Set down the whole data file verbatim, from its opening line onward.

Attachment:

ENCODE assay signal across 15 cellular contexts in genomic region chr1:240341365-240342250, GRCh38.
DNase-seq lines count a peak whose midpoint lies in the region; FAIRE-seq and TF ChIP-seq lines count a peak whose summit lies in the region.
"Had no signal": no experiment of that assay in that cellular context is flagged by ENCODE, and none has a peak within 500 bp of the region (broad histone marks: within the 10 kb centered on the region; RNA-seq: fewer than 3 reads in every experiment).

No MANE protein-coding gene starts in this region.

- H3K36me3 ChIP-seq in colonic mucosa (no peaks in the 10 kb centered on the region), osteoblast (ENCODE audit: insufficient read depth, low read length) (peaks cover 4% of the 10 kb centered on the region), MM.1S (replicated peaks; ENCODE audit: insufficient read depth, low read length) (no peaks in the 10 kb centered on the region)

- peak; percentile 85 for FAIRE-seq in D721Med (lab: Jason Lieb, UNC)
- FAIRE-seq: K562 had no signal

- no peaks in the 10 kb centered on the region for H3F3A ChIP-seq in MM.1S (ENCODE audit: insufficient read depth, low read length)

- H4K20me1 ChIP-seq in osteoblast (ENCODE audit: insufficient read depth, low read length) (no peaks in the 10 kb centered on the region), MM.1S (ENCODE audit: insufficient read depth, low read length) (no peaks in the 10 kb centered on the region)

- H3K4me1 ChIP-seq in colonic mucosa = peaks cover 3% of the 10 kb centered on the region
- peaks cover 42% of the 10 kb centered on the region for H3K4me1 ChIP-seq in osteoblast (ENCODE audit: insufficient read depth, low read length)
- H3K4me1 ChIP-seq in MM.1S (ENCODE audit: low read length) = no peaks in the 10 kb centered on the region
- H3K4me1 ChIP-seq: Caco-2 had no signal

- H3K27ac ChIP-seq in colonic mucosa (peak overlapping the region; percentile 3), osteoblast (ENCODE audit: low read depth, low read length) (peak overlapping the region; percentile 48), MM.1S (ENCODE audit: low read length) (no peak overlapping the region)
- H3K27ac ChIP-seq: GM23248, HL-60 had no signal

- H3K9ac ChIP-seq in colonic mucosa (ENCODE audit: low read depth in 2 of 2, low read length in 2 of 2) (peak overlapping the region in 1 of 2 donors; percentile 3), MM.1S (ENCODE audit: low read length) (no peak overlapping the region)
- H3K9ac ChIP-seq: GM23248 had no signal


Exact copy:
ENCODE assay signal across 15 cellular contexts in genomic region chr1:240341365-240342250, GRCh38.
DNase-seq lines count a peak whose midpoint lies in the region; FAIRE-seq and TF ChIP-seq lines count a peak whose summit lies in the region.
"Had no signal": no experiment of that assay in that cellular context is flagged by ENCODE, and none has a peak within 500 bp of the region (broad histone marks: within the 10 kb centered on the region; RNA-seq: fewer than 3 reads in every experiment).

No MANE protein-coding gene starts in this region.

- H3K36me3 ChIP-seq in colonic mucosa (no peaks in the 10 kb centered on the region), osteoblast (ENCODE audit: insufficient read depth, low read length) (peaks cover 4% of the 10 kb centered on the region), MM.1S (replicated peaks; ENCODE audit: insufficient read depth, low read length) (no peaks in the 10 kb centered on the region)

- peak; percentile 85 for FAIRE-seq in D721Med (lab: Jason Lieb, UNC)
- FAIRE-seq: K562 had no signal

- no peaks in the 10 kb centered on the region for H3F3A ChIP-seq in MM.1S (ENCODE audit: insufficient read depth, low read length)

- H4K20me1 ChIP-seq in osteoblast (ENCODE audit: insufficient read depth, low read length) (no peaks in the 10 kb centered on the region), MM.1S (ENCODE audit: insufficient read depth, low read length) (no peaks in the 10 kb centered on the region)

- H3K4me1 ChIP-seq in colonic mucosa = peaks cover 3% of the 10 kb centered on the region
- peaks cover 42% of the 10 kb centered on the region for H3K4me1 ChIP-seq in osteoblast (ENCODE audit: insufficient read depth, low read length)
- H3K4me1 ChIP-seq in MM.1S (ENCODE audit: low read length) = no peaks in the 10 kb centered on the region
- H3K4me1 ChIP-seq: Caco-2 had no signal

- H3K27ac ChIP-seq in colonic mucosa (peak overlapping the region; percentile 3), osteoblast (ENCODE audit: low read depth, low read length) (peak overlapping the region; percentile 48), MM.1S (ENCODE audit: low read length) (no peak overlapping the region)
- H3K27ac ChIP-seq: GM23248, HL-60 had no signal

- H3K9ac ChIP-seq in colonic mucosa (ENCODE audit: low read depth in 2 of 2, low read length in 2 of 2) (peak overlapping the region in 1 of 2 donors; percentile 3), MM.1S (ENCODE audit: low read length) (no peak overlapping the region)
- H3K9ac ChIP-seq: GM23248 had no signal